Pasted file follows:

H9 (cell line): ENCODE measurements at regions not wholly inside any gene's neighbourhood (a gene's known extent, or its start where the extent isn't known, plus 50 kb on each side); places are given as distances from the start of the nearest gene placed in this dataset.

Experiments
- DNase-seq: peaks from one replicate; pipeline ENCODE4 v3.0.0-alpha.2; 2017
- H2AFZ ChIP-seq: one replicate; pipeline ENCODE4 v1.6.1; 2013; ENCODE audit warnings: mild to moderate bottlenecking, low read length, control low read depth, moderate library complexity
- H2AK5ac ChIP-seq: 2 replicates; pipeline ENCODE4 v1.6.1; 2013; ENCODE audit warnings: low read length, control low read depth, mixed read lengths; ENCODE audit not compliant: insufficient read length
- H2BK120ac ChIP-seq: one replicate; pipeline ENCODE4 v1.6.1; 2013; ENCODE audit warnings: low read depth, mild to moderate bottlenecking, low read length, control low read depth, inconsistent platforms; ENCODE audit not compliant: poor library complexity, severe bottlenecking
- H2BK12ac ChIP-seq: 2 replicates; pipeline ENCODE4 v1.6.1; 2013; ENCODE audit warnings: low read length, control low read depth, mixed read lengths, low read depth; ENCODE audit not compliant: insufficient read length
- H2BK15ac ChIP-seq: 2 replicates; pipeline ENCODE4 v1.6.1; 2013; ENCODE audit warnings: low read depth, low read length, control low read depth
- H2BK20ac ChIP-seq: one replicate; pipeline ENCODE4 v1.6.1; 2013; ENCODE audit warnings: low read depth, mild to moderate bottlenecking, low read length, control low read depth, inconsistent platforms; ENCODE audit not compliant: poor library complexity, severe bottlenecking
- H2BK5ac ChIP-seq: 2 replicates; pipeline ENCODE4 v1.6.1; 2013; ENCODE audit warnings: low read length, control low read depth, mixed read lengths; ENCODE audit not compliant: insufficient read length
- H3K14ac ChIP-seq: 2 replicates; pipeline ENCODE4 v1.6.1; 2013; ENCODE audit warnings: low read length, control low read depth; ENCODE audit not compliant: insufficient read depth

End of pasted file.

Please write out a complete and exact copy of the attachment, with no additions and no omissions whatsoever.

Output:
H9 (cell line): ENCODE measurements at regions not wholly inside any gene's neighbourhood (a gene's known extent, or its start where the extent isn't known, plus 50 kb on each side); places are given as distances from the start of the nearest gene placed in this dataset.

Experiments
- DNase-seq: peaks from one replicate; pipeline ENCODE4 v3.0.0-alpha.2; 2017
- H2AFZ ChIP-seq: one replicate; pipeline ENCODE4 v1.6.1; 2013; ENCODE audit warnings: mild to moderate bottlenecking, low read length, control low read depth, moderate library complexity
- H2AK5ac ChIP-seq: 2 replicates; pipeline ENCODE4 v1.6.1; 2013; ENCODE audit warnings: low read length, control low read depth, mixed read lengths; ENCODE audit not compliant: insufficient read length
- H2BK120ac ChIP-seq: one replicate; pipeline ENCODE4 v1.6.1; 2013; ENCODE audit warnings: low read depth, mild to moderate bottlenecking, low read length, control low read depth, inconsistent platforms; ENCODE audit not compliant: poor library complexity, severe bottlenecking
- H2BK12ac ChIP-seq: 2 replicates; pipeline ENCODE4 v1.6.1; 2013; ENCODE audit warnings: low read length, control low read depth, mixed read lengths, low read depth; ENCODE audit not compliant: insufficient read length
- H2BK15ac ChIP-seq: 2 replicates; pipeline ENCODE4 v1.6.1; 2013; ENCODE audit warnings: low read depth, low read length, control low read depth
- H2BK20ac ChIP-seq: one replicate; pipeline ENCODE4 v1.6.1; 2013; ENCODE audit warnings: low read depth, mild to moderate bottlenecking, low read length, control low read depth, inconsistent platforms; ENCODE audit not compliant: poor library complexity, severe bottlenecking
- H2BK5ac ChIP-seq: 2 replicates; pipeline ENCODE4 v1.6.1; 2013; ENCODE audit warnings: low read length, control low read depth, mixed read lengths; ENCODE audit not compliant: insufficient read length
- H3K14ac ChIP-seq: 2 replicates; pipeline ENCODE4 v1.6.1; 2013; ENCODE audit warnings: low read length, control low read depth; ENCODE audit not compliant: insufficient read depth